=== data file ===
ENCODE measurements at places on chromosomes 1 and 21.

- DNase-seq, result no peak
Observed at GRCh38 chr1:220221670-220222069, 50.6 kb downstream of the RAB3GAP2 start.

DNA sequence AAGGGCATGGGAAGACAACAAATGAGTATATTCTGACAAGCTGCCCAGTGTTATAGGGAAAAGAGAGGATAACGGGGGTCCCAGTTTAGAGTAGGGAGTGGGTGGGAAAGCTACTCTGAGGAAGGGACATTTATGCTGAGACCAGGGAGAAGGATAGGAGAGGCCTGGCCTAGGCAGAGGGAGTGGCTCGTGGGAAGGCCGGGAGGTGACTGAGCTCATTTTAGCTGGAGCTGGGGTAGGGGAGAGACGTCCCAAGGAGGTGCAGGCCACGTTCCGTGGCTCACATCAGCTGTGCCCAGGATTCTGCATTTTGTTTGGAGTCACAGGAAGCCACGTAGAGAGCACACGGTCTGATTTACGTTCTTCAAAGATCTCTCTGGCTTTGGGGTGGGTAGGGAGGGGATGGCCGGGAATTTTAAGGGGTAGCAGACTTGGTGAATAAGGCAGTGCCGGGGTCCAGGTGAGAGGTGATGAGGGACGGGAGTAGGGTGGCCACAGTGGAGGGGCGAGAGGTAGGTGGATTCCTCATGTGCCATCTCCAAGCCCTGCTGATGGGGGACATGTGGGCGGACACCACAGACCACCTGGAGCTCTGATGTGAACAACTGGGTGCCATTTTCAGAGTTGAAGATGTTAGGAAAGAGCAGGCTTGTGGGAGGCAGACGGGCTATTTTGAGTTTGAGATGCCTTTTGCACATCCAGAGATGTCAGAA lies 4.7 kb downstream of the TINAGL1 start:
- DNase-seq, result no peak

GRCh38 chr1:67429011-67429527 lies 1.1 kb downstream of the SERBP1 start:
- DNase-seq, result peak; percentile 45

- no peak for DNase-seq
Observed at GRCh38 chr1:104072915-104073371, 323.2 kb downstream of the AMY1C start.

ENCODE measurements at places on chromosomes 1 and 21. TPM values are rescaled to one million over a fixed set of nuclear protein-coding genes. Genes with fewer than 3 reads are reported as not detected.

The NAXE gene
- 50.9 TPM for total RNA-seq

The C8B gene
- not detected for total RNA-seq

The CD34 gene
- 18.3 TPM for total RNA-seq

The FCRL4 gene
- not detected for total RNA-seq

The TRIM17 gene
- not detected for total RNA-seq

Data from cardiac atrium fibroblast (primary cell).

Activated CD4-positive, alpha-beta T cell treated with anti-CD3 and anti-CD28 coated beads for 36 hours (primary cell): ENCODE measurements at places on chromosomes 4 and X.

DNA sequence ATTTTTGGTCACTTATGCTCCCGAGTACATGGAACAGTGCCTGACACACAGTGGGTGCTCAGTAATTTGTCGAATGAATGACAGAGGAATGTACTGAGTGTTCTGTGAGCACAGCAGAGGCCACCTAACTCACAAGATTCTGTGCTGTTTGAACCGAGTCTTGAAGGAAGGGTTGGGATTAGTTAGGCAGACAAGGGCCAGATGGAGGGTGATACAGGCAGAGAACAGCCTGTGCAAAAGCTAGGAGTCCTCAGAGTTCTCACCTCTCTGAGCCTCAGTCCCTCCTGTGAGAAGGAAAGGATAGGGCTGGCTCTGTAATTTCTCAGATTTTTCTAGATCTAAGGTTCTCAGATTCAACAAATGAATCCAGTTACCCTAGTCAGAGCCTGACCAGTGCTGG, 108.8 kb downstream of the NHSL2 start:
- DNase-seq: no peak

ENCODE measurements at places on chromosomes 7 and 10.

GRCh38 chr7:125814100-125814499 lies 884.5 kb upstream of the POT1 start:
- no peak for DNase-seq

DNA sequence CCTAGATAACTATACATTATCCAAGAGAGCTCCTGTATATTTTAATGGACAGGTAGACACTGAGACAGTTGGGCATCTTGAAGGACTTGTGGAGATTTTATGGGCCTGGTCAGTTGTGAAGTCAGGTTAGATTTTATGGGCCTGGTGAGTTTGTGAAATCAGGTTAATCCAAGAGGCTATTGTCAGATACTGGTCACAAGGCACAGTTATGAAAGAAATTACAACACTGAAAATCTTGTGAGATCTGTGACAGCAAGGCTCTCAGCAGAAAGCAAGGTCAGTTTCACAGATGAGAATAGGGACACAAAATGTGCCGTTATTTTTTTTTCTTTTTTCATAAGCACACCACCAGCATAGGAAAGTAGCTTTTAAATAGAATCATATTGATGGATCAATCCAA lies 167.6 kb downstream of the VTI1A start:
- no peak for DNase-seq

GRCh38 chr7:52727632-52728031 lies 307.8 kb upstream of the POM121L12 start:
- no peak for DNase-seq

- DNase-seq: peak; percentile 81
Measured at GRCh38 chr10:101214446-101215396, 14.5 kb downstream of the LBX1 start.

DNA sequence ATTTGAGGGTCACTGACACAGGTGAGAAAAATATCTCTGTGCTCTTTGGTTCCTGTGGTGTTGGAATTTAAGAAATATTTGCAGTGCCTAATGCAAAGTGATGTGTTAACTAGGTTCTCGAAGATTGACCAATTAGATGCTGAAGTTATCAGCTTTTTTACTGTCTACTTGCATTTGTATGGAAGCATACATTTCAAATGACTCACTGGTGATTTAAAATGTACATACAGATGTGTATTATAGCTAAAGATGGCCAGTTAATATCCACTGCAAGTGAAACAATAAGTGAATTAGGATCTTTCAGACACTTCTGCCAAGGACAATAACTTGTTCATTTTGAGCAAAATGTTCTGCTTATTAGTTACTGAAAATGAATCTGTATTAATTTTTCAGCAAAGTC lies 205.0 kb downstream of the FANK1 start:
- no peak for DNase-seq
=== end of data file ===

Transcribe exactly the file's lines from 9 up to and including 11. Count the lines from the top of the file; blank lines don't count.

Observed at GRCh38 chr1:104072915-104073371, 323.2 kb downstream of the AMY1C start.

ENCODE measurements at places on chromosomes 1 and 21. TPM values are rescaled to one million over a fixed set of nuclear protein-coding genes. Genes with fewer than 3 reads are reported as not detected.

The NAXE gene